Table of contents

Introducing multi-currency invoices

If you conduct business internationally, there may be times when it’s natural to invoice your customers in a foreign currency. Invoicing in another currency is seen as a courtesy to your customers and can make it easier for them to pay, but it involves a bit more work on your behalf.

Issuing invoices in foreign currencies helps you provide superior customer service, demonstrate that you’re willing to go the extra mile, and minimise confusion between yourself and your client.

So whether you have a large international client base or only occasionally sell to customers abroad, it’s important to understand whether you can invoice in another currency, how to convert your prices, and how to deal with any discrepancies in exchange rates.

Important considerations for foreign currency invoices

When you issue an invoice in a foreign currency, you need to ensure that:

  • Foreign currency invoices are legally compliant with your country’s regulations.

  • If compliant, your prices are accurately converted into the foreign currency using an up-to-date exchange rate.

  • Any variations in the exchange rate that lead to exchange gains and losses are accounted for in your books.

Benefits of invoicing in foreign currencies

If your business operates internationally, it may be necessary to create invoices in foreign currencies. While business-to-business sales may often operate across currencies, business-to-consumer sales may benefit from converting prices into your customers' local currency. It can improve your communication with your customers, reassure them about the price they’re paying, and demonstrate that your business is customer-focused. 

If a customer receives an invoice in their local currency, this may actually speed up payments and therefore, increase your business’s cash flow. Generally, converting your prices into a foreign currency can make it easier for customers to understand and assess your prices.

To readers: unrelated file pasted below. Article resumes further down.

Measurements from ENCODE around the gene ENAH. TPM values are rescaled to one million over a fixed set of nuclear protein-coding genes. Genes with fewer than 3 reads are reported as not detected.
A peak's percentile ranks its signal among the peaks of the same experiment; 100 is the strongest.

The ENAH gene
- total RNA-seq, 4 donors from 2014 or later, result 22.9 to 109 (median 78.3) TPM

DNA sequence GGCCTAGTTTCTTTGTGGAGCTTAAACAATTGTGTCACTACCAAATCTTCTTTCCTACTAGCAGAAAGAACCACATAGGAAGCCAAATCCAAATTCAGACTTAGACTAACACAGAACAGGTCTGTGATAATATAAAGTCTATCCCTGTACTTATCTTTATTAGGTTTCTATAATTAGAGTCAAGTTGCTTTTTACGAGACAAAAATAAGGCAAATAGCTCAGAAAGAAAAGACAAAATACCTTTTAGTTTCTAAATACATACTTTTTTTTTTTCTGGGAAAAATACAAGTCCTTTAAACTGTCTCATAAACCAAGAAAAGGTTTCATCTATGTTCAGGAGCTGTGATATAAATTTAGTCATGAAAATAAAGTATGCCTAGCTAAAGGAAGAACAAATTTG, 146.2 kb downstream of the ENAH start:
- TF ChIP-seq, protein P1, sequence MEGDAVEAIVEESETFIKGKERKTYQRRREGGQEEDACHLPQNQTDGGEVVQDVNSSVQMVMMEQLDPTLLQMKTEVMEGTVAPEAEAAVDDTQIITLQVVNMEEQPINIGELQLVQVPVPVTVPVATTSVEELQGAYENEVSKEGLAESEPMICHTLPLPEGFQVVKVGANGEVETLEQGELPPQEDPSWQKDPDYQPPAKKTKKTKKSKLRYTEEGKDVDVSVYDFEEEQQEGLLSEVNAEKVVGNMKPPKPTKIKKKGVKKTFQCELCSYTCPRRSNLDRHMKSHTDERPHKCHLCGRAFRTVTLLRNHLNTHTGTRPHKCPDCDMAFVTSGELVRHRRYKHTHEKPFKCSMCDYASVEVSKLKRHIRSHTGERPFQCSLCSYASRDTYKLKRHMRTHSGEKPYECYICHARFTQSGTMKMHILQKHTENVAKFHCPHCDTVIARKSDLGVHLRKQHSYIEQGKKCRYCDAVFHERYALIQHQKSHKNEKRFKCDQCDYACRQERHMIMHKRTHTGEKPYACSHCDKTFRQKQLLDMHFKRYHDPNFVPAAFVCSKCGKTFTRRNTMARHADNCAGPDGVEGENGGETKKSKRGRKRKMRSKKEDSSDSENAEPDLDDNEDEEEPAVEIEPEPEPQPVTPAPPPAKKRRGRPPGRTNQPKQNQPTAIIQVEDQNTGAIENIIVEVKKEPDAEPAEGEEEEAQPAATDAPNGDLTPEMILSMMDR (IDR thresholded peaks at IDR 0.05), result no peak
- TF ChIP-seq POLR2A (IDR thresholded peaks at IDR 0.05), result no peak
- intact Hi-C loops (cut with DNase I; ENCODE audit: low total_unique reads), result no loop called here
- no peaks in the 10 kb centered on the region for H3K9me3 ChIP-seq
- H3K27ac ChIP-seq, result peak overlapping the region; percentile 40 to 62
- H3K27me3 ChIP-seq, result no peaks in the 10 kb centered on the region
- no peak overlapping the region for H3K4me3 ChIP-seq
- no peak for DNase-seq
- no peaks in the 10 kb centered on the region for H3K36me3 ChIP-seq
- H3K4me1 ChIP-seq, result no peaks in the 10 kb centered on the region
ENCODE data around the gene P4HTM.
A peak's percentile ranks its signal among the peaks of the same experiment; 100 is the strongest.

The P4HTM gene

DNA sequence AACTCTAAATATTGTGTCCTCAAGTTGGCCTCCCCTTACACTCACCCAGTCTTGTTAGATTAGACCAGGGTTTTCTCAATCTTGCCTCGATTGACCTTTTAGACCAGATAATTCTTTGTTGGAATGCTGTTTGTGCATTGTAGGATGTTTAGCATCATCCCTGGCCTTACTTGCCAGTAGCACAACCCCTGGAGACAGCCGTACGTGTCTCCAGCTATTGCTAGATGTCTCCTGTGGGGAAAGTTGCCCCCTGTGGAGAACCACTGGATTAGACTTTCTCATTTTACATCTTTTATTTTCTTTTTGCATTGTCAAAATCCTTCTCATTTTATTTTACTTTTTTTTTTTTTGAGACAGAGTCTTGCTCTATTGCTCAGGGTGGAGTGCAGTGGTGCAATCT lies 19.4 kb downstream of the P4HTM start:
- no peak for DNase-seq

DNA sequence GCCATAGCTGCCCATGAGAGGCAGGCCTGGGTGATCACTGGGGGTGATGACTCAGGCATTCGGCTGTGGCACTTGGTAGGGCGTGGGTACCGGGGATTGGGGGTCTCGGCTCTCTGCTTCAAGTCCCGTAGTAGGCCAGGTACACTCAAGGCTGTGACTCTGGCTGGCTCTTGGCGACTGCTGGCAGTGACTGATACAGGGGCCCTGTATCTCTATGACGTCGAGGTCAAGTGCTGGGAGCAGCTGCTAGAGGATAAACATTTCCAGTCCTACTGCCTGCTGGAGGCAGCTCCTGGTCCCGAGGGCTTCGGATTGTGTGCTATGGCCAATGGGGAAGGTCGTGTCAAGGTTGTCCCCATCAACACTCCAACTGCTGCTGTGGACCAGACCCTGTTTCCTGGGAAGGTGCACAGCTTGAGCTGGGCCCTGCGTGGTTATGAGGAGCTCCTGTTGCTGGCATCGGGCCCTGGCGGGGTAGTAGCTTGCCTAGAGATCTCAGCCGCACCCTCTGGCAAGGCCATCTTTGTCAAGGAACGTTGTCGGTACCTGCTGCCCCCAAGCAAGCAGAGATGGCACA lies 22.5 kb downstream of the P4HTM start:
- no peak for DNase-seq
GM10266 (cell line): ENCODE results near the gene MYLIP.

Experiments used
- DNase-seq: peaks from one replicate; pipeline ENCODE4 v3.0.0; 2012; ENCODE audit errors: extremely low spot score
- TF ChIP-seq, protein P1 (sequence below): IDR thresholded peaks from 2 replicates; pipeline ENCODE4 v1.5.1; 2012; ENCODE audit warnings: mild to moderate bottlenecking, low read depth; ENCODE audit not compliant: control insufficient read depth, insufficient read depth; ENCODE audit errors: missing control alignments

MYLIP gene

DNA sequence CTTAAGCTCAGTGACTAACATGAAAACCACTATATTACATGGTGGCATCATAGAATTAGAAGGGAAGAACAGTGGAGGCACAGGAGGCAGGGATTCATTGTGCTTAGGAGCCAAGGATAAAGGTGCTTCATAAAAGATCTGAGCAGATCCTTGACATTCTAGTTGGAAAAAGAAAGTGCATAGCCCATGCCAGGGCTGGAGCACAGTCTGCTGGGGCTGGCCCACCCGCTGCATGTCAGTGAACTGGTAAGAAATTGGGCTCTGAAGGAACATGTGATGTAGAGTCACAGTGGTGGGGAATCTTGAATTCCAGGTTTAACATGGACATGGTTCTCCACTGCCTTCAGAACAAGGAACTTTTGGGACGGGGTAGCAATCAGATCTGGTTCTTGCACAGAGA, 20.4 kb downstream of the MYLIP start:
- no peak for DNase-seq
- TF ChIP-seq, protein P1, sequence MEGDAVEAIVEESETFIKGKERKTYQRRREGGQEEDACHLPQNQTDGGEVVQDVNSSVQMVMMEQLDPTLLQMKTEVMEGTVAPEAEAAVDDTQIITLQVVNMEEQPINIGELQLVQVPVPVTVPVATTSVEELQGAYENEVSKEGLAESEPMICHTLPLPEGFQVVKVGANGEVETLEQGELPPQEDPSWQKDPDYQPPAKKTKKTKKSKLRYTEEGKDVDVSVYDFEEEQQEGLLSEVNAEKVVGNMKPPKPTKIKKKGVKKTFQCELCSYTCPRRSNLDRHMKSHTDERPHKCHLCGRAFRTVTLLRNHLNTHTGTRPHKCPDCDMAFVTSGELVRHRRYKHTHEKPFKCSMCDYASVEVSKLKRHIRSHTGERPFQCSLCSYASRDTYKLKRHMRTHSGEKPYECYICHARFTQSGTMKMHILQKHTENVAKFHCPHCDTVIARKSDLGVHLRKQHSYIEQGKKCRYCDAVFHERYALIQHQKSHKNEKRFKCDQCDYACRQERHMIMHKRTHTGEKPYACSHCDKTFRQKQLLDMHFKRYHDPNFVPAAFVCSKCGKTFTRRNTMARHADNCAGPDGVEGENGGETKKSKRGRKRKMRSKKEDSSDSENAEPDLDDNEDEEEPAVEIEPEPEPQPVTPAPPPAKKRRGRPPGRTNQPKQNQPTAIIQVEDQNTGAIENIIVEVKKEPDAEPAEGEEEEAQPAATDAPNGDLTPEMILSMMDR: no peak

Benefits of quoting your customers in foreign currencies 

Just like foreign currency invoices, it’s also possible to create quotations in foreign currencies. By quoting your customer in their local currency, your prices will immediately make sense to them and they'll be able to compare your quote with competitors. 

If you choose to quote your customer in their local currency and it's accepted, it's expected that the invoice will also be given in that currency. Consistency is important. 

Create multi-currency invoices with SumUp

SumUp Invoices is a free invoicing software that can help you create legally compliant invoices in over 170 currencies.

Once you've created a SumUp account, click on ‘Invoices’ in your SumUp dashboard and create a new invoice. Then, click on the settings icon at the top to select your desired currency. Simply enter the amount in the foreign currency, and SumUp Invoices will automatically convert it to your local currency based on the daily exchange rate.

After recording your payment, you can easily identify any exchange gains or losses and easily record them for your accounting records.

Create an invoice

Katie Ziegel